|Gran Turismo 5: Prologue|
|Developer: Polyphony Digital
Release Date: Out Now
Players: 1-2, 2-16 system link & online racing
10 Years. That’s a long time, isn’t it? Think of it in terms of videogames and it’s a goddamn eternity. 10 years’ worth of massive hardware leaps, equally massive software and middleware progression.
So why is it, then that 10 years after Gran Turismo first appeared on the PlayStation (1997 in Japan) and we’re up to the 5th iteration, it feels like nothing’s moved on barring the resolution and polygon counts?
The GT games ALWAYS had the best lighting effects and car models, and that’s almost still the case here, but with games like the Project Gotham and Forza series moving everything forward in terms of their looks (as well as other stuff, which we’ll get to in a bit), the advantage that GT had in terms of aesthetics is somewhat diminished.
The “career” progression is obviously stunted in comparison with a full game, but, unfortunately it’s also as dumb as a bag of hammers; if you (like me) didn’t take the time to look at which cars HAVE to be used in some of the early races and plump for a car that you just like in real life instead of the car(s) that would let you zoom through the whole of Class C with the bare minimum or purchases, then you’re gonna end up with not much cash in the bank for the stuff you’re going to need in Classes B, A and S. The prize money awarded is so low that you’re going to be wanting to buy the absolute bare minimum of cars in order to progress, or else have to race the same low-speed races over and over and over again in order to build up your funds; a pretty stupid idea in a game that’s always been about the car collecting rather than customisation.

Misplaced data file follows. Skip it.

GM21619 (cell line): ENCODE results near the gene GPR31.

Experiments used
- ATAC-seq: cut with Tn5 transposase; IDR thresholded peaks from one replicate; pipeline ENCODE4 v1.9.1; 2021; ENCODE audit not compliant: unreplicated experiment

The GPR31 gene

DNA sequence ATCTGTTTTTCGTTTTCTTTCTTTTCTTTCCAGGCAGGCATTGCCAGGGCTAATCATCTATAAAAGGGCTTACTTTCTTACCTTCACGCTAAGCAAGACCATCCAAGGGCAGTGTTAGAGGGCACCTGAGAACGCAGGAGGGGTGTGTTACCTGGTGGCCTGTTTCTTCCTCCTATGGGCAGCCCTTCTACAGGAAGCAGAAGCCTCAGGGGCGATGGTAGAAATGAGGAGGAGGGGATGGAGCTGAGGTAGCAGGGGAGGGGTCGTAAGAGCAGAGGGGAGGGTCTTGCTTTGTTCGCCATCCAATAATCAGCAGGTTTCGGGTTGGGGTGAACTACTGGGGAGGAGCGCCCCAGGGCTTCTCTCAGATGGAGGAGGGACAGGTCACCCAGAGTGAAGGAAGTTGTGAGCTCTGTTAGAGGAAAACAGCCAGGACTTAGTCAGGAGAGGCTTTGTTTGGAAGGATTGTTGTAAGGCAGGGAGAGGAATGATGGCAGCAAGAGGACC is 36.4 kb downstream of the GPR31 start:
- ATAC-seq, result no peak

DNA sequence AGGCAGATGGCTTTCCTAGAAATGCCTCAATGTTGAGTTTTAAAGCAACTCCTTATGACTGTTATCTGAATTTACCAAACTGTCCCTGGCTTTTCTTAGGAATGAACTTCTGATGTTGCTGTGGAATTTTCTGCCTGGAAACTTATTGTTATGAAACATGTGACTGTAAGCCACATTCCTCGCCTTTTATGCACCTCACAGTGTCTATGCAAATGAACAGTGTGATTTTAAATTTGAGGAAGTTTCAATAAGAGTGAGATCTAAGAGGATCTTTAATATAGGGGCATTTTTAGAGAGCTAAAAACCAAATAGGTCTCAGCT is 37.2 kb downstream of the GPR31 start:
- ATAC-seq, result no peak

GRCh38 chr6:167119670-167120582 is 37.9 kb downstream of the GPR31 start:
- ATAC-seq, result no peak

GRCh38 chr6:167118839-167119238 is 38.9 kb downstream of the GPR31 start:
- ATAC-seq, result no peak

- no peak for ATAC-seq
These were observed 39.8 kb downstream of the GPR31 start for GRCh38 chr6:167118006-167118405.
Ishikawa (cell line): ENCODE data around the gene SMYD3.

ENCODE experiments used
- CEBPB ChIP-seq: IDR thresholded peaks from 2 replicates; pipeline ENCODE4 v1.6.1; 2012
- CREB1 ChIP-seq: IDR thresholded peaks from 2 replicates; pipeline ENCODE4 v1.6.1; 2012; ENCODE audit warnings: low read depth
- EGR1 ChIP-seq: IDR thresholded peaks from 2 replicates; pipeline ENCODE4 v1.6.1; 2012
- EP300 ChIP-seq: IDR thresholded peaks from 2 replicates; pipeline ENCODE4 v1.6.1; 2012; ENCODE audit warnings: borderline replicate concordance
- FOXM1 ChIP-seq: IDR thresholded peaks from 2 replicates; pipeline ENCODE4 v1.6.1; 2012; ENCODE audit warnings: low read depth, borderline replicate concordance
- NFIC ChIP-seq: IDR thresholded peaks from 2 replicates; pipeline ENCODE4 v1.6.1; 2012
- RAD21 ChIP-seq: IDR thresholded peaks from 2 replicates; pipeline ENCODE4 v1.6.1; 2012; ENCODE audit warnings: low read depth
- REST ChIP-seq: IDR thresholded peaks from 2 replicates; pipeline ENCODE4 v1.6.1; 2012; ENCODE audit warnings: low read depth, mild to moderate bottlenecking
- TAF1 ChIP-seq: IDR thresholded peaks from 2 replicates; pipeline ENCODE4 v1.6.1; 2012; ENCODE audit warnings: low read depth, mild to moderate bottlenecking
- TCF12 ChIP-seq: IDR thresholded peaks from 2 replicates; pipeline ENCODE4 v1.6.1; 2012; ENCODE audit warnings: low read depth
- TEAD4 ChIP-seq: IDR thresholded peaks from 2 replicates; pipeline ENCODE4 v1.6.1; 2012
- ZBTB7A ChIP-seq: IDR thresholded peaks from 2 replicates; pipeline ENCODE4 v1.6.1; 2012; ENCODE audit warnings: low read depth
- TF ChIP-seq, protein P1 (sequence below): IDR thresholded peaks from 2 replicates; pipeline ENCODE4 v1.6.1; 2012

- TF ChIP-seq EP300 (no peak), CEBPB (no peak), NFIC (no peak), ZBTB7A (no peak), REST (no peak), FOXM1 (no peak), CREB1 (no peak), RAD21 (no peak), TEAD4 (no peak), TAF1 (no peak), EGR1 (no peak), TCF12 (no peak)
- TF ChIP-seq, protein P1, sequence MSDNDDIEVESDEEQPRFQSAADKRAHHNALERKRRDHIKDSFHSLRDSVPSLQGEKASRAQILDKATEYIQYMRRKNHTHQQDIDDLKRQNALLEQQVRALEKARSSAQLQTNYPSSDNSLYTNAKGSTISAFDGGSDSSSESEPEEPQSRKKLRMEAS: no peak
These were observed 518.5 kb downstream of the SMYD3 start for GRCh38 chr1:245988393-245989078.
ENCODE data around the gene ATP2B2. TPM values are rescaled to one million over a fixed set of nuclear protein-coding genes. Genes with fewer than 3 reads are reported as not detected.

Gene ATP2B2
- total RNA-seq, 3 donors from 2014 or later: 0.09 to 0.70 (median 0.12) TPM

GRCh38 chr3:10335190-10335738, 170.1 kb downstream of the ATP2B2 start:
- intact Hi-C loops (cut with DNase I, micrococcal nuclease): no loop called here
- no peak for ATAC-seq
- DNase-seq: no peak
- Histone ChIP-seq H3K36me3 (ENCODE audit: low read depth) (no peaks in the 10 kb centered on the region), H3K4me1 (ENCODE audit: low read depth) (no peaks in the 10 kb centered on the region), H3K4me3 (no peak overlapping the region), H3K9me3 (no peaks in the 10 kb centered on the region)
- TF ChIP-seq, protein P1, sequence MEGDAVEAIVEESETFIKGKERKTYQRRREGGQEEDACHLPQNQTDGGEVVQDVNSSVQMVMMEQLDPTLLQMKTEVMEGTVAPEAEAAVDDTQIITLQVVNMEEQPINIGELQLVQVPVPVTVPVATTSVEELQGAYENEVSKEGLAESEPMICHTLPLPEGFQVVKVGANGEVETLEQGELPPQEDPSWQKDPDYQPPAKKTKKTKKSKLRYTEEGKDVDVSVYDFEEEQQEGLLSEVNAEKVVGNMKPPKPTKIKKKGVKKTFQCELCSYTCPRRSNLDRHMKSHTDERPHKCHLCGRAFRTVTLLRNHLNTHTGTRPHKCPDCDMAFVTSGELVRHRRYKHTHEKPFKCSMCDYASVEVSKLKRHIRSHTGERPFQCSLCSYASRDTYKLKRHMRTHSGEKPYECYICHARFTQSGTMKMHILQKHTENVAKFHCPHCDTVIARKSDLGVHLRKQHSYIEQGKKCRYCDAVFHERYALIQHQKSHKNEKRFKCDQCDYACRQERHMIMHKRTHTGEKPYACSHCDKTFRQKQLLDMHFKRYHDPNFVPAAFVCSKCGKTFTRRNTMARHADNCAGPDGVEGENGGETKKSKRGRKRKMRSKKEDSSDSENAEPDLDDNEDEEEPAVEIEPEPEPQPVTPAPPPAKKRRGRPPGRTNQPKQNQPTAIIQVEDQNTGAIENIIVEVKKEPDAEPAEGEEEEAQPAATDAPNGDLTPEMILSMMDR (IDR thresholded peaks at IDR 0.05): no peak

Then we move on to 10 years’ worth of AI routine progression…or not. The AI in GT5: Prologue is the best of any GT game, but it’s still not fabulous; start a race, watch where the AI cars go, restart the race and watch as they do exactly the same thing all over again. You will seldom see them overtaking each other, and they will only fight you for position in as much as they’ll try and stay on their (predetermined) racing line – hardly aggressive or intelligent, is it? Admittedly, once you get to the “S” Class races, things DO tend to get tougher, but it just feels like the volume’s been turned up on the existing AI, rather than more “Intelligence” being applied.
GT5P's online mode is a painfully slow affair, and once you get there it doesn’t get any better; lag abounds with cars either skipping randomly all over the track or just plain driving right through you – not what I’d expect after however many years of playing the PGR games online on the Xbox and 360.
Please note that if this was a free demo (like GT HD Concept), or even a demo with an RRP of £4.99 rather than £24.99 it may well have scored an extra point simply for value for money, but as a standalone game at nearly full price it deserves the score it gets.
- Looks nice
- Quick Tune
- No damage modelling
- Predictable AI
- Dumb career progression
- Feels sterile